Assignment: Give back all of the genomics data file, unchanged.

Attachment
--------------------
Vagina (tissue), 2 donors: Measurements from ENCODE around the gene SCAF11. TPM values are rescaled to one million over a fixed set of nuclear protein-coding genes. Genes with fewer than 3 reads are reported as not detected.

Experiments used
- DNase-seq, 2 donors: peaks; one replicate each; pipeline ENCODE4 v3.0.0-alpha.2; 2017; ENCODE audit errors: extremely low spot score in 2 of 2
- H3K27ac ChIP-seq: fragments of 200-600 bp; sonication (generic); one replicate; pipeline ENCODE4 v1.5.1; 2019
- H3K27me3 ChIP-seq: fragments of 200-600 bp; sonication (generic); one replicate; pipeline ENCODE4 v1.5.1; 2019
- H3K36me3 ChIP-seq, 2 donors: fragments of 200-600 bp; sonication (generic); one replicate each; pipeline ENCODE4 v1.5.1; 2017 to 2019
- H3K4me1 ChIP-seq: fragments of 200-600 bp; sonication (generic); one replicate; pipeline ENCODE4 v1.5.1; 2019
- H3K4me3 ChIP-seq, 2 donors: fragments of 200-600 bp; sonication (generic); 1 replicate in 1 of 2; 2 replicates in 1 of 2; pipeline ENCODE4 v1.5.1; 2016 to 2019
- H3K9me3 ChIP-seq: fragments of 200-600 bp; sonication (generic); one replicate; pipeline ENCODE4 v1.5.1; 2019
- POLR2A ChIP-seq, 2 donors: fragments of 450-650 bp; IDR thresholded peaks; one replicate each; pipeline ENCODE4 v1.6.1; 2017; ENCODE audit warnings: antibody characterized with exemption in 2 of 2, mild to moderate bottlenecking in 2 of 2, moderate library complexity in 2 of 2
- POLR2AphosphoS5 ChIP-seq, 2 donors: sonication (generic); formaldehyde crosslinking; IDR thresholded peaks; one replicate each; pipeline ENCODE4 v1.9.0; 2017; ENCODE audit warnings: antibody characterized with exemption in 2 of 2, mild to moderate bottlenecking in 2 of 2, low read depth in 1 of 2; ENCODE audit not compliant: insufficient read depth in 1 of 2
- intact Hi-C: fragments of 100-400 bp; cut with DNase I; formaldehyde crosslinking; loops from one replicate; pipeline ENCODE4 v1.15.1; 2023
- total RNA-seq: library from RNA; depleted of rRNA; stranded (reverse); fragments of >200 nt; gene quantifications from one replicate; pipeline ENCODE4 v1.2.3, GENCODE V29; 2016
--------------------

Vagina (tissue), 2 donors: Measurements from ENCODE around the gene SCAF11. TPM values are rescaled to one million over a fixed set of nuclear protein-coding genes. Genes with fewer than 3 reads are reported as not detected.

Experiments used
- DNase-seq, 2 donors: peaks; one replicate each; pipeline ENCODE4 v3.0.0-alpha.2; 2017; ENCODE audit errors: extremely low spot score in 2 of 2
- H3K27ac ChIP-seq: fragments of 200-600 bp; sonication (generic); one replicate; pipeline ENCODE4 v1.5.1; 2019
- H3K27me3 ChIP-seq: fragments of 200-600 bp; sonication (generic); one replicate; pipeline ENCODE4 v1.5.1; 2019
- H3K36me3 ChIP-seq, 2 donors: fragments of 200-600 bp; sonication (generic); one replicate each; pipeline ENCODE4 v1.5.1; 2017 to 2019
- H3K4me1 ChIP-seq: fragments of 200-600 bp; sonication (generic); one replicate; pipeline ENCODE4 v1.5.1; 2019
- H3K4me3 ChIP-seq, 2 donors: fragments of 200-600 bp; sonication (generic); 1 replicate in 1 of 2; 2 replicates in 1 of 2; pipeline ENCODE4 v1.5.1; 2016 to 2019
- H3K9me3 ChIP-seq: fragments of 200-600 bp; sonication (generic); one replicate; pipeline ENCODE4 v1.5.1; 2019
- POLR2A ChIP-seq, 2 donors: fragments of 450-650 bp; IDR thresholded peaks; one replicate each; pipeline ENCODE4 v1.6.1; 2017; ENCODE audit warnings: antibody characterized with exemption in 2 of 2, mild to moderate bottlenecking in 2 of 2, moderate library complexity in 2 of 2
- POLR2AphosphoS5 ChIP-seq, 2 donors: sonication (generic); formaldehyde crosslinking; IDR thresholded peaks; one replicate each; pipeline ENCODE4 v1.9.0; 2017; ENCODE audit warnings: antibody characterized with exemption in 2 of 2, mild to moderate bottlenecking in 2 of 2, low read depth in 1 of 2; ENCODE audit not compliant: insufficient read depth in 1 of 2
- intact Hi-C: fragments of 100-400 bp; cut with DNase I; formaldehyde crosslinking; loops from one replicate; pipeline ENCODE4 v1.15.1; 2023
- total RNA-seq: library from RNA; depleted of rRNA; stranded (reverse); fragments of >200 nt; gene quantifications from one replicate; pipeline ENCODE4 v1.2.3, GENCODE V29; 2016